On the other hand, the addition of so many more residential units would come on top of the Gates Circle project and many other smaller-scale apartment conversions or renovations in the city in recent years, not to mention the specter of One Seneca Tower being at least partly converted for residential living. And that raises questions about how much is too much.

“With relatively little population growth, who’s going to take those units, and how does it affect other units and their properties?” asked Joseph S. Janowski Jr., a commercial real estate broker and president of Multifamily Advisory LLC. “That’s the million-dollar question. I don’t know if anybody is able to predict something like that.”

Until now, the Episcopal Church Home & Affiliates, which owns Canterbury Woods, had been one of the main contenders for the site, but it took itself out of the running Monday. Its portion of the redevelopment would have been comparable at either hospital site, even though Gates is much bigger overall.

However, CEO Rob Wallace said a mix of timing and market research prompted the organization to shift its attention, after studies and interviews with city residents found that the Gates site “actually tested better” than Women & Children’s for senior housing. Canterbury Woods tried to submit a proposal for the first go-round for redevelopment at Gates but wasn’t able to get a team assembled in time for the deadline. So it turned its attention to Women & Children’s, only to come back around after the first proposal for Gates fell through.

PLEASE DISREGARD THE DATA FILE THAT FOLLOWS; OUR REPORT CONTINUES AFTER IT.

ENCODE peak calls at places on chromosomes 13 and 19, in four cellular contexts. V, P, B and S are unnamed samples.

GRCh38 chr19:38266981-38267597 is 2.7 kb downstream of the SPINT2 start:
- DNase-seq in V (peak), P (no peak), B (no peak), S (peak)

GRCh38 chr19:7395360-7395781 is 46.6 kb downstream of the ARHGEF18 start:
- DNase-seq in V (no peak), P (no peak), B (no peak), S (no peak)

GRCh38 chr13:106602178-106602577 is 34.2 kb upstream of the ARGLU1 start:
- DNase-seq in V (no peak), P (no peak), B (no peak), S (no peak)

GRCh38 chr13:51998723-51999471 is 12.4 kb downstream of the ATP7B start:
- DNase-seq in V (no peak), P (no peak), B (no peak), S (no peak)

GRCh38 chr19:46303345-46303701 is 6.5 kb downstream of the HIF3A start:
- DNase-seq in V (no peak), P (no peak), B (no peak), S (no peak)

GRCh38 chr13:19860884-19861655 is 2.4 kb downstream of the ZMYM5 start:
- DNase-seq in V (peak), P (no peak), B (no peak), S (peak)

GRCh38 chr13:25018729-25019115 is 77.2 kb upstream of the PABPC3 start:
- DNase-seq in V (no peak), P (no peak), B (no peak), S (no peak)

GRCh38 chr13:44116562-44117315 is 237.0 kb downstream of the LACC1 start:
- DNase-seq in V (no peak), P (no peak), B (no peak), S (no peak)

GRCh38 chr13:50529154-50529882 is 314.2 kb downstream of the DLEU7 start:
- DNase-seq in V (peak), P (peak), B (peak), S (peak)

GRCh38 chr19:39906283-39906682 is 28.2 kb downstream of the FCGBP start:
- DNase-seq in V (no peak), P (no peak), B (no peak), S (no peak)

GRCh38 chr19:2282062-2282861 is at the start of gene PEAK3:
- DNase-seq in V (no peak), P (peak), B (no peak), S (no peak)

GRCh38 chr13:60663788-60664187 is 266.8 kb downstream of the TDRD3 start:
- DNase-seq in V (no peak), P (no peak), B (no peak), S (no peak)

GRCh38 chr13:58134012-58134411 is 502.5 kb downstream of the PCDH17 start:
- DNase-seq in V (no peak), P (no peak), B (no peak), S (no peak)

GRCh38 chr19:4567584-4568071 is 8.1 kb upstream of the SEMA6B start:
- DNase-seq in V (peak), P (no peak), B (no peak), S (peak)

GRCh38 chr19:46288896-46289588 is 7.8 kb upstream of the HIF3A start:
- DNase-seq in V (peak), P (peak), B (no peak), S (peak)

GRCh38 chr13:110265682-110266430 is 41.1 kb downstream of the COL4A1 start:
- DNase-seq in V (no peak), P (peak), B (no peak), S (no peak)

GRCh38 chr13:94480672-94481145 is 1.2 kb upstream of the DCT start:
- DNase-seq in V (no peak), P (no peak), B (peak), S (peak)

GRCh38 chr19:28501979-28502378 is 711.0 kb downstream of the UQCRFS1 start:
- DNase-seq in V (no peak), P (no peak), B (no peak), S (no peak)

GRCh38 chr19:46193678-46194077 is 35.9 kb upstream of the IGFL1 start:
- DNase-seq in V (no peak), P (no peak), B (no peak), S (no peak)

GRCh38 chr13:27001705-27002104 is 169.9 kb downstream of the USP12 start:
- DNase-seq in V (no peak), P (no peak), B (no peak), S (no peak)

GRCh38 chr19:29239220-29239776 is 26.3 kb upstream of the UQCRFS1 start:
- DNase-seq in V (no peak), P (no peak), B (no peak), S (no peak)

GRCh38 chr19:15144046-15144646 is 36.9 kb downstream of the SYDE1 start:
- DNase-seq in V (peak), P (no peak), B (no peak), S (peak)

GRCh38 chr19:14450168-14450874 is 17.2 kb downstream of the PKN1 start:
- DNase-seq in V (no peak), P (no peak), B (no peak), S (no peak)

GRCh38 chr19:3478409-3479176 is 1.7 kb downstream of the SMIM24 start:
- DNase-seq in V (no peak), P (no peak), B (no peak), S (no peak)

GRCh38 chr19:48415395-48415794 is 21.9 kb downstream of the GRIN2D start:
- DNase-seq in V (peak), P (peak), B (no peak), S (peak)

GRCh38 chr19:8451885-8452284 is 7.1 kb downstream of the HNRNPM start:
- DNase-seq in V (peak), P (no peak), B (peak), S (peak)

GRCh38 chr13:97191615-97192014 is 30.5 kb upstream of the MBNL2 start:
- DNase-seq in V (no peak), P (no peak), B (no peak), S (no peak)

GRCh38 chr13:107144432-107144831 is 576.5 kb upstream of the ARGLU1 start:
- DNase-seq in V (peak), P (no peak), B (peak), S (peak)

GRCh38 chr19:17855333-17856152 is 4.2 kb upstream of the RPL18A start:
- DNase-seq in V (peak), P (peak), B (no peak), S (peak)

“Children’s is still a couple of years off, and the timing of this opportunity at Gates Circle, based on the location and historical significance, is something that was very appealing to us,” Wallace said. “Everything really came into alignment. We really feel that the Gates Circle site is perfect for Canterbury Woods to bring our services to the City of Buffalo.”

Canterbury Woods’ partner, TM Montante Development, would still consider a bid, depending on the timeline of the process, but “right now, we want to put all of our attention on Gates Circle,” said President J. Timothy Vaeth.

So who could do it? “It’s probably too big of a project for the littler guys,” Saperston said. “The key is how much it’ll cost to ‘shovel-ready’ the plot.”

Executives at Ciminelli Real Estate Corp. and Ellicott Development Co. say they’re interested. “Just because of its geographic location, I think any developer would be interested in it,” said Ciminelli Executive Vice President Dennis M. Penman. “We certainly are interested in taking a look at it at the time Kaleida decides they’ll go to the market with it.”

He said that the site “lends itself very well” to such purposes as affluent senior citizen housing, an extended-stay hotel and retail and that an investment of $30 million to $50 million would be involved.

“You have an aging population in the neighborhood who would find it appealing to live in a building that had hotel-type services for apartment living,” Penman said. “I think there’s a space for that, at least for part of the building. I think there’s definitely a place for some retail in the building, and maybe even some office use.

“You have to have a residential feeling to the whole thing at the end of the day, something that would fit into the character of the neighborhood.”